As the Hong Kong protests continue, the Hong Kong police are now seeking to know the identities of individuals who are spreading protest information using social media apps. One such app which the authorities want to crack is encrypted messaging app Telegram.
According to sources for The Epoch Times, the Telegram app is being used by protest leaders to plan demonstrations, initiate crowdfunding efforts, as well as spread information about the police action.
One of the app's channels, called “dadfindboy” has been sharing information about officers. The Telegram channel was reported to have more than 202,000 subscribers, but it has since been suspended.
Similarly, another channel named “tanakayotsuba” which is described as a “hotline for scoops” was also accused of releasing personal information of police officers and even their relatives.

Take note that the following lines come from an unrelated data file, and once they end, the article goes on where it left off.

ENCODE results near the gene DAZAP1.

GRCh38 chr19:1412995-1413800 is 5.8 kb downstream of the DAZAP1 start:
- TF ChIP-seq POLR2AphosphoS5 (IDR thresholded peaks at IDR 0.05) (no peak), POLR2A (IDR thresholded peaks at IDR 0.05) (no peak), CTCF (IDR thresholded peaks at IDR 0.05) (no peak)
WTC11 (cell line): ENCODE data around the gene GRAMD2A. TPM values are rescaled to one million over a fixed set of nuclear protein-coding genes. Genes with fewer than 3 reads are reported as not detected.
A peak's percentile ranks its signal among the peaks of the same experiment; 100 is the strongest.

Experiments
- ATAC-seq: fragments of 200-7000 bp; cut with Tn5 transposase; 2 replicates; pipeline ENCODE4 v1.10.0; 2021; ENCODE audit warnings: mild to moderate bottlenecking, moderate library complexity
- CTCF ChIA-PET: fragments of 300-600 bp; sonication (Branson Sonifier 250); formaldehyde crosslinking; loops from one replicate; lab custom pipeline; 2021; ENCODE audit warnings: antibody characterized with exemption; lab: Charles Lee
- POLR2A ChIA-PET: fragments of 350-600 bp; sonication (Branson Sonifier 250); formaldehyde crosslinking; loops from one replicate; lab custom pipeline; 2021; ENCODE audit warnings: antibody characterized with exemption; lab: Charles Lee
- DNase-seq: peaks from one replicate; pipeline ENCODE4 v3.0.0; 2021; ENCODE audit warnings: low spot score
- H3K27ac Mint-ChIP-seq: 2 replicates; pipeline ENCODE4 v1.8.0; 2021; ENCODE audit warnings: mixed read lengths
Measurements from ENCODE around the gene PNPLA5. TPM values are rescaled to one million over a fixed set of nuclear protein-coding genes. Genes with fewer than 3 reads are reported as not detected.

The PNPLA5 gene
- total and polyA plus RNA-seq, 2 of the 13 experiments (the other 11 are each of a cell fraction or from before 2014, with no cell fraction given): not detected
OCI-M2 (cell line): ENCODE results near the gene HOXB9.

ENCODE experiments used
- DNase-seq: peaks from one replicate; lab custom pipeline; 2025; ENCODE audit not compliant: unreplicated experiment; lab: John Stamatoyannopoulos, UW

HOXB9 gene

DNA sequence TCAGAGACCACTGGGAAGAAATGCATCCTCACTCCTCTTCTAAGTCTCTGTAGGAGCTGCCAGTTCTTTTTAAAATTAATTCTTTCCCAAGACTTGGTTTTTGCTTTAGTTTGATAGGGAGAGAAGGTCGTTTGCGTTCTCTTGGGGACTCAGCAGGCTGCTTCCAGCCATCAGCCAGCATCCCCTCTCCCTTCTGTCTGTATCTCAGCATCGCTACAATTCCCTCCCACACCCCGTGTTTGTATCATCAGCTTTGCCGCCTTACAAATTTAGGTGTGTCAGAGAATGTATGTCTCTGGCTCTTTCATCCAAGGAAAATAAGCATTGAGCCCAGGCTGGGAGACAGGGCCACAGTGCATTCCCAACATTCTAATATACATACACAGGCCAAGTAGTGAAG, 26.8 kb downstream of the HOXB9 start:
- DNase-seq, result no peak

This made the Hong Kong Police pressure Telegram to give them access to the personal data of its users so that they can find out who owns the two channels. The authorities even sought the help of cyber experts outside of Hong Kong to hack the Telegram app.
The Telegram has not issued any comments about this issue and hasn't complied. But experts know for a fact that the app can provide end-to-end encryption and it would be impossible for Telegram to be able to share private messages of its users.
“No message sent on Telegram can be deciphered by your ISP or other third parties because all messages are encrypted. Cloud chats (all chats except for Secret Chats) use client-server encryption. Secret Chats use end-to-end encryption. Neither method can be deciphered while in transit,” a Telegram representative said to to Reclaim The Net.
Even if the Hong Kong police can find somebody to crack down on the Telegram app, this would be an illegal action that is considered to be a criminal offense, a lawyer from the Hong Kong University said. “Hacking … could be a criminal offense,” Simon Young said.